My friend Mike, the only GOOD taxidermist in Zambia often looks at me as if I am half crazy when I bring a barrage of clients to him with skins and horns in tow. I often think he's not sure what to do with me there as well as the clients as I know he wants to catch up on hunting talk but also has a job to do. In this it is always an amusing trip out to his place, I catch up with his latest creations while he gets the hunting lowdown from me.
My relationship with Taxidermists has always been a fractious one mainly because many of them are prima donnas, no skin is ever good enough and often certain shortcomings are blamed on the quality of the skins or horns they receive not really their inability.
Seriously, in my career as a PH, and not only with my skins, more often than not there is always a complaint about something, be it that there's a nick in the skin near the nose or the salt used was too strong or the horns have been over boiled.
What I like about Mike is this, he is open to work out a solution to any problem that arises with the PH's and the outfitters who bring him the business. Although he does complain when skins are blatantly bad, most of the time he's the kind of guy who looks at how it can be fixed, rather than sitting back and throwing out complaints all the time.
As a PH this is what I like to deal with - I know that sometimes a skin is just plain bad even if it comes from my skinning shed I admit it openly BUT in cases like this I need a solution to satisfy my client, not a year long argument with someone who is trying to drive home a point to a client
I guess what I'm getting at here is there should be more dialogue and less finger pointing - I know that many PH's look at the trophy handling as one of the minor aspects of a hunt, once they have their tip it's goodbye Charlie! So hopefully and thankfully I did get some feedback which will be constructive to hunters.
HERE's SOME TAXIDERMIST ADVICE
Thanks to Terry Mason from WoodnWater Taxidermy, Alabama, 205-755-1714 - email: [email protected]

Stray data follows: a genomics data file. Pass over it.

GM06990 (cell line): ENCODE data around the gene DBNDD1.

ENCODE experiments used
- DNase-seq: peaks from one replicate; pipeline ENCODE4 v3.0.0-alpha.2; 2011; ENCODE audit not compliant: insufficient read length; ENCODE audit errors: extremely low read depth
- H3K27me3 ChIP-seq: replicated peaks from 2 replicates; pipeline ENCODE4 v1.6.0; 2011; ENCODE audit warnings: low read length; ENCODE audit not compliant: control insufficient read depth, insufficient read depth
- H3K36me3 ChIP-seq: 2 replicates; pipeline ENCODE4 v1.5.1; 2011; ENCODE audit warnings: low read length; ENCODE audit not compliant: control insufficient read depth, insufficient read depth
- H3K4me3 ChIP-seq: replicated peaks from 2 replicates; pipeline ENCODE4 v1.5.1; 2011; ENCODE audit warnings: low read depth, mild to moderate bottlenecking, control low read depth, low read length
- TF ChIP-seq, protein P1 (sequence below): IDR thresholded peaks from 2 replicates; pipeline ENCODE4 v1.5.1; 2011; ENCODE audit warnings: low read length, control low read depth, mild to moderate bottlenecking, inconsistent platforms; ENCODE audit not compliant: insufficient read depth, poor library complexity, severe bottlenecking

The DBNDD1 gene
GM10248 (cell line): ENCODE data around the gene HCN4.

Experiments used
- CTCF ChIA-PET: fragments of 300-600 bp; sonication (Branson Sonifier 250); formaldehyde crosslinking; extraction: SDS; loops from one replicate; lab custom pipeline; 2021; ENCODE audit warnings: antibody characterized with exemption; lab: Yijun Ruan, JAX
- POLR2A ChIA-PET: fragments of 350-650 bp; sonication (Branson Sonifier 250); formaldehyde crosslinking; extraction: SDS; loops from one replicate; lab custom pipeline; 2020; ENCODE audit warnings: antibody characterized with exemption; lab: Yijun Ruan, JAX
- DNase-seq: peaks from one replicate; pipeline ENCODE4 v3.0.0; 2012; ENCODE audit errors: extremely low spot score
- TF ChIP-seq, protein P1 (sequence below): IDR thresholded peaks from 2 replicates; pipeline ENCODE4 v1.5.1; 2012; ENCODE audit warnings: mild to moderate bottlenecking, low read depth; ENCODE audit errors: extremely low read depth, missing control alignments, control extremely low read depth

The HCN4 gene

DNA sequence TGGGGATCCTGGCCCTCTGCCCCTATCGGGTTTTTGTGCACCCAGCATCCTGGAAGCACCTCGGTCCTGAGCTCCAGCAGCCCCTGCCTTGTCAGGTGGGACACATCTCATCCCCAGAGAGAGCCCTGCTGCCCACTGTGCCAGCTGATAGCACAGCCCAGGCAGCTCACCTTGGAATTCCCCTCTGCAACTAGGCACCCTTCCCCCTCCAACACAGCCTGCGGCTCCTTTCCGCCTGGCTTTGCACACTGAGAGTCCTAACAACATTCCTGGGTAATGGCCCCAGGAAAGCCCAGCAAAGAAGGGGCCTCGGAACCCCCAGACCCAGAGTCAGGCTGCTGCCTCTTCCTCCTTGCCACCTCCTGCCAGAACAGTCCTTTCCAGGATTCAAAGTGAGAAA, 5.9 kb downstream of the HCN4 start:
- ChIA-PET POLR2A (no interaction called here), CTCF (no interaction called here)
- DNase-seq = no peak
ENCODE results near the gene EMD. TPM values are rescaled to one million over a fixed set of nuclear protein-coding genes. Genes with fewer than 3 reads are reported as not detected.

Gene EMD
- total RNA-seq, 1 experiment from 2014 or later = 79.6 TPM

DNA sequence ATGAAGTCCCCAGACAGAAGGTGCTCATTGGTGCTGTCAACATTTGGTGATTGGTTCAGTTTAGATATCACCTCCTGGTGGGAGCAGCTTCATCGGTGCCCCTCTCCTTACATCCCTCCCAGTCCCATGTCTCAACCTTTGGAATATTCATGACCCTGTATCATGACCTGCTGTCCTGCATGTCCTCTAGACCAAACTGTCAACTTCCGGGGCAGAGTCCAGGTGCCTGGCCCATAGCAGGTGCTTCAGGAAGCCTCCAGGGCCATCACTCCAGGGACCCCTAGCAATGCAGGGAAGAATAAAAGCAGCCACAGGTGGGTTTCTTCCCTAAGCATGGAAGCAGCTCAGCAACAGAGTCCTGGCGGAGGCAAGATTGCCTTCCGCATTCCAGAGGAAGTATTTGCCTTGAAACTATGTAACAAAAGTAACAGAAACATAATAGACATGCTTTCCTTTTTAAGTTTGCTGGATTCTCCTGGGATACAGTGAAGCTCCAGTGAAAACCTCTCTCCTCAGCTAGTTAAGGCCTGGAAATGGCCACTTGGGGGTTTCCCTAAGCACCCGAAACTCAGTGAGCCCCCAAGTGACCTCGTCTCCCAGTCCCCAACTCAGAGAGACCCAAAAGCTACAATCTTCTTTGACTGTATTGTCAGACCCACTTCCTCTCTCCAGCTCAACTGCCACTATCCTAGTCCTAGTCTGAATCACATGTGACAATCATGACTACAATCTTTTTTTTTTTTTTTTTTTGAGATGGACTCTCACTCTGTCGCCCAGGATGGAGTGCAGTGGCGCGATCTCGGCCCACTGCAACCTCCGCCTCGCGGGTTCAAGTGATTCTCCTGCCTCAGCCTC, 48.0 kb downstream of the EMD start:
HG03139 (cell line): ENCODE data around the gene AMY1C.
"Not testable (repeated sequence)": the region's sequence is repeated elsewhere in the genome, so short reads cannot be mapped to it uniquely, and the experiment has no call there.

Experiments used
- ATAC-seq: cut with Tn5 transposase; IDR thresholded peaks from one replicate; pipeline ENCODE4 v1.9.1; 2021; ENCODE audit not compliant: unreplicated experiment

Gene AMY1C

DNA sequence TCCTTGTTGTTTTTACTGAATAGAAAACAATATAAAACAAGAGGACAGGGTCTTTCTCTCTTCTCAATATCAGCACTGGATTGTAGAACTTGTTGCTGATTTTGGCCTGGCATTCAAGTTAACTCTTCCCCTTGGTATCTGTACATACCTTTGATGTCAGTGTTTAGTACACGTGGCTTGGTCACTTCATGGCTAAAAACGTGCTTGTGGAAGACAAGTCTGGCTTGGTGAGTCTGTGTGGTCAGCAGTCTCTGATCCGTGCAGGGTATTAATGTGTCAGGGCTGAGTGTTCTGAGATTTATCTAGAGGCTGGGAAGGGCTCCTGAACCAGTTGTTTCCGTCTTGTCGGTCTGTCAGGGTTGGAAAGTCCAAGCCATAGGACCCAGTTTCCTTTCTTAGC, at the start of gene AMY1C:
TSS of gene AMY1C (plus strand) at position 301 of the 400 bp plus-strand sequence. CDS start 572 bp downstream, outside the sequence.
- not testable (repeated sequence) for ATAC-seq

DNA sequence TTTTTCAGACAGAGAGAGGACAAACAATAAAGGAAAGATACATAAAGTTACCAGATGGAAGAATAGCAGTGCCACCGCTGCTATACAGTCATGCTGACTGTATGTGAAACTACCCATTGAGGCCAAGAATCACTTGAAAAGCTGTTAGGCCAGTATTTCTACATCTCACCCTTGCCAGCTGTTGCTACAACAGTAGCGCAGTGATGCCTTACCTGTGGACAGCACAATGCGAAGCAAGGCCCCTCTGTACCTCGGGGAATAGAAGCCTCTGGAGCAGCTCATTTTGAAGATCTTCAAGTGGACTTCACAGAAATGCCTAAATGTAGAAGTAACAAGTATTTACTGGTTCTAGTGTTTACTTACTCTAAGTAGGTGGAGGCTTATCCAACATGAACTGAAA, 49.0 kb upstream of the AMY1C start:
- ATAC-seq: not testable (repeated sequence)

I am responding to your column on Taxidermy.
I have been in the taxidermy business for about 11 years now, from my experience in receiving trophy's from Africa to mount for my customers there are several issues that come to mind.
1. Due to the numerous trophies that the outfitters receive/ have to handle all at once, there sometimes is a mix up on the labeling on whose trophies is whose. Especially with the horn sheathes- now you have 3 items belonging to one animal.
2. The skinners cutting holes in the capes while skinning.
3. Properly salting/fleshing to prevent hair slippage.
Allot of these problems can be prevented by the outfitters/PH's, supervising and properly training the skinners on how to handle these issues. Basically quality control to prevent any problems and this will help with repeat booking with their hunters/customers.
Also utilizing a reputable dip packer to clean the skulls and capes.
Another issue that I have had problems with is tanning- I am not trying to discredit any tanneries in Africa but the capes that I have received that were tanned in country were not shaved properly and do not have the stretch or pliability to ensure a quality mount (allot of shrinkage). But they do not seem to have the same quality of tanning that the US tanneries are capable of producing. Same with having taxidermy work done in country- the US seems to have a better selection of forms and poses to choose from. If you have trophies mounted in Africa- once the hunter receives the mounts he is pretty much stuck with whatever he receives when he gets them- whereas if he were to use a taxidermist stateside, he could meet with the taxidermist and or talk with him while his trophies are being mounted to work out any issues that arise.
Not only is it the Outfitter/Ph responsibility but also the hunter's to take pictures of the trophies and make sure they are tagged properly while he is in camp to help with any problems that may arise.